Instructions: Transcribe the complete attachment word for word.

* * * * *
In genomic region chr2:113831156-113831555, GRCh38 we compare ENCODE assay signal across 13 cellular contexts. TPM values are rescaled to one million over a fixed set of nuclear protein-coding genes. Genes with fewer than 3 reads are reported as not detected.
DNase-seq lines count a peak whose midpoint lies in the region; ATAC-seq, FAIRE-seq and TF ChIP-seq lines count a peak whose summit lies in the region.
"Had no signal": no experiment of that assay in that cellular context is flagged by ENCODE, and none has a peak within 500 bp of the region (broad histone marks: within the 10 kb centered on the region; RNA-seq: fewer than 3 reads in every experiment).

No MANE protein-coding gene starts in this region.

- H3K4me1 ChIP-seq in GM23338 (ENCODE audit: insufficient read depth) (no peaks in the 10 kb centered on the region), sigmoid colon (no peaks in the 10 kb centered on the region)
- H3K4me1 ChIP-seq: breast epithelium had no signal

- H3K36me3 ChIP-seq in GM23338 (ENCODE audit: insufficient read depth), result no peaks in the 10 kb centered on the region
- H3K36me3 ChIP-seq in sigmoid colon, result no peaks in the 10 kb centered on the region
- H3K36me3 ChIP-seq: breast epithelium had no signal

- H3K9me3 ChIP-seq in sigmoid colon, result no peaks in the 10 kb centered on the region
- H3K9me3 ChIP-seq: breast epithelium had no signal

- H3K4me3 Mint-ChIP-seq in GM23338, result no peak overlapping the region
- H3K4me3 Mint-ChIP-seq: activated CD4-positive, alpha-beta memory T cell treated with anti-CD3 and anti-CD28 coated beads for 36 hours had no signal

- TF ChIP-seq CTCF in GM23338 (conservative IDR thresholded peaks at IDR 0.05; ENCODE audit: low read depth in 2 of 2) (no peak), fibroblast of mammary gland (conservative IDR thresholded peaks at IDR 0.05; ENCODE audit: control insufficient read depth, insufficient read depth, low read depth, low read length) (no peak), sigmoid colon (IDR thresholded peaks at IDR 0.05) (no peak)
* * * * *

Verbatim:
In genomic region chr2:113831156-113831555, GRCh38 we compare ENCODE assay signal across 13 cellular contexts. TPM values are rescaled to one million over a fixed set of nuclear protein-coding genes. Genes with fewer than 3 reads are reported as not detected.
DNase-seq lines count a peak whose midpoint lies in the region; ATAC-seq, FAIRE-seq and TF ChIP-seq lines count a peak whose summit lies in the region.
"Had no signal": no experiment of that assay in that cellular context is flagged by ENCODE, and none has a peak within 500 bp of the region (broad histone marks: within the 10 kb centered on the region; RNA-seq: fewer than 3 reads in every experiment).

No MANE protein-coding gene starts in this region.

- H3K4me1 ChIP-seq in GM23338 (ENCODE audit: insufficient read depth) (no peaks in the 10 kb centered on the region), sigmoid colon (no peaks in the 10 kb centered on the region)
- H3K4me1 ChIP-seq: breast epithelium had no signal

- H3K36me3 ChIP-seq in GM23338 (ENCODE audit: insufficient read depth), result no peaks in the 10 kb centered on the region
- H3K36me3 ChIP-seq in sigmoid colon, result no peaks in the 10 kb centered on the region
- H3K36me3 ChIP-seq: breast epithelium had no signal

- H3K9me3 ChIP-seq in sigmoid colon, result no peaks in the 10 kb centered on the region
- H3K9me3 ChIP-seq: breast epithelium had no signal

- H3K4me3 Mint-ChIP-seq in GM23338, result no peak overlapping the region
- H3K4me3 Mint-ChIP-seq: activated CD4-positive, alpha-beta memory T cell treated with anti-CD3 and anti-CD28 coated beads for 36 hours had no signal

- TF ChIP-seq CTCF in GM23338 (conservative IDR thresholded peaks at IDR 0.05; ENCODE audit: low read depth in 2 of 2) (no peak), fibroblast of mammary gland (conservative IDR thresholded peaks at IDR 0.05; ENCODE audit: control insufficient read depth, insufficient read depth, low read depth, low read length) (no peak), sigmoid colon (IDR thresholded peaks at IDR 0.05) (no peak)